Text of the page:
AbstractBackground & Aims
Acute liver failure after ingestion of toxic mushrooms is a significant medical problem. Most exposures to toxic mushrooms produce no symptoms or only mild gastroenteritis, but some lead to severe hepatic necrosis and fulminant hepatic failure requiring liver transplantation. We aimed to assess mortality from mushroom poisoning and identify variables associated with survival and liver transplantation.Methods
We collected information from 27 patients (13 male; median age, 47 years) admitted to the emergency department within 24 hours of ingesting wild mushrooms. They developed severe liver injury (serum levels of transaminases greater than 400 IU/L) and were treated with activated charcoal and N-acetylcysteine at a tertiary medical center in San Francisco, California from January 1997 through December 2014. Viral hepatitis, autoimmune liver disease, acetaminophen, salicylate toxicity, and chronic liver diseases were ruled out for all patients. We analyzed patient demographics, time since ingestion, presenting symptoms, laboratory values, and therapies administered. A good outcome was defined as survival without need for liver transplant. A poor outcome was defined as death or liver transplant. Positive predictive values were calculated, and the χ2 test was used to analyze dichotomous variables.Results
Liver injury was attributed to ingestion of Amanita phalloides in 24 patients and Amanita ocreata in 3 patients. Twenty-four of the patients ingested mushrooms with meals and 3 patients for hallucinogenic purpose. At 24–48 hours after ingestion, all patients had serum levels of alanine aminotransferase ranging from 554 to 4546 IU/L (median, 2185 IU/L). Acute renal impairment developed in 5 patients. Twenty-three patients survived without liver transplantation, and 4 patients had poor outcomes (1 woman underwent liver transplantation on day 20 after mushroom ingestion, and 3 women died of hepatic failure). Of the 23 patients with peak levels of total bilirubin of 2 mg/dL or more during hospitalization, only 4 had a poor outcome. Peak serum level of aspartate aminotransferase less than 4000 IU/L, peak international normalized ratio less than 2, and a value of serum factor V greater than 30% identified patients with good outcomes with 100% positive predictive value; if these peak values were used as a cutoff, 10 of 27 patients (37%), 7 of 27 patients (26%), and 6 of 12 patients (50%), respectively, could have avoided transfer to a transplant center.Conclusions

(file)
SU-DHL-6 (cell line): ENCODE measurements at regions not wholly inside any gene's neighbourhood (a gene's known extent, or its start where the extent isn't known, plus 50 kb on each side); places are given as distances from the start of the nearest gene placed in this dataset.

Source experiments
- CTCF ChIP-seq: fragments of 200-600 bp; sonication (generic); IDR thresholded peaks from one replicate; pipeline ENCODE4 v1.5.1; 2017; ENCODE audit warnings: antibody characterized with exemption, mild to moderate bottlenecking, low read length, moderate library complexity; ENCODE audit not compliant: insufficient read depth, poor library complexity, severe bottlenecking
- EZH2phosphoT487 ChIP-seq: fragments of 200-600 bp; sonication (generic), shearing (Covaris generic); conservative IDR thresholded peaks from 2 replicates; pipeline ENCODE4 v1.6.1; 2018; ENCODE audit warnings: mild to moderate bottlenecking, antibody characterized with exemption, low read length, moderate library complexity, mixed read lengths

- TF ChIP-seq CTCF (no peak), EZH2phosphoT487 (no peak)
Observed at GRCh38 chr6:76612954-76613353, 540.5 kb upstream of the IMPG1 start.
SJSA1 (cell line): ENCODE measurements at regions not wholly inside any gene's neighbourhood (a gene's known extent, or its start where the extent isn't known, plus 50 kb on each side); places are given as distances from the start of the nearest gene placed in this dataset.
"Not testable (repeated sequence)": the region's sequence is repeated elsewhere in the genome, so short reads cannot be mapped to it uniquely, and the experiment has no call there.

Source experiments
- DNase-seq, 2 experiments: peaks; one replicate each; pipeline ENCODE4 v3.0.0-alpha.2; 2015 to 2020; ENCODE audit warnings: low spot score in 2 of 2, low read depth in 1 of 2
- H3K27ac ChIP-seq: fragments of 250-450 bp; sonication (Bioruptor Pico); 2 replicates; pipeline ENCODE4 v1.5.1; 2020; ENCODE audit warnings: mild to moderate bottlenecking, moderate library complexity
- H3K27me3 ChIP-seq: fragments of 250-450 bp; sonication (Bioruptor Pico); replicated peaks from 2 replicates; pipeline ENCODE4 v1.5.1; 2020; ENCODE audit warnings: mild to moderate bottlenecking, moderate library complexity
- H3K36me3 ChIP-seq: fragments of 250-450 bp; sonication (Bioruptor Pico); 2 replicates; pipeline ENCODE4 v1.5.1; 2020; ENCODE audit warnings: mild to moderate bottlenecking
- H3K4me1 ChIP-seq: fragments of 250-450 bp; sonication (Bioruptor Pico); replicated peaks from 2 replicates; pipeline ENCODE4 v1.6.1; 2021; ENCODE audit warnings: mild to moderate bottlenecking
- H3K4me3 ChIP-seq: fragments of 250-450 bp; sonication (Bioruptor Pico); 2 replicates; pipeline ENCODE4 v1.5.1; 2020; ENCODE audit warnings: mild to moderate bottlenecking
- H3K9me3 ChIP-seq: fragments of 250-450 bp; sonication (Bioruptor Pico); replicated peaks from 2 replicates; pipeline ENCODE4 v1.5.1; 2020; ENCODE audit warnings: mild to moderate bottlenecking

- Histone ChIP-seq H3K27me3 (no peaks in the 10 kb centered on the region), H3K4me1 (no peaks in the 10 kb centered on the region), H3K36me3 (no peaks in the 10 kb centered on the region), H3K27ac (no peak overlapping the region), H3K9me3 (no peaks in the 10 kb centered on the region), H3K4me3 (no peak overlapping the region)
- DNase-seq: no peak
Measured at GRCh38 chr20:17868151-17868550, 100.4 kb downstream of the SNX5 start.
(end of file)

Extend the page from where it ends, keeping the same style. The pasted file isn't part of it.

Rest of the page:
In an analysis of 27 patients with hepatocellular damage due to mushroom (Amanita) poisoning and peak levels of total bilirubin greater than 2 mg/dL, the probability of liver transplantation or death is 17%, fulfilling Hy’s law. Patients with peak levels of aspartate aminotransferase less than 4000 IU/L can be monitored in a local hospital, whereas patients with higher levels should be transferred to liver transplant centers. Women and older patients were more likely to have a poor outcome than men and younger patients.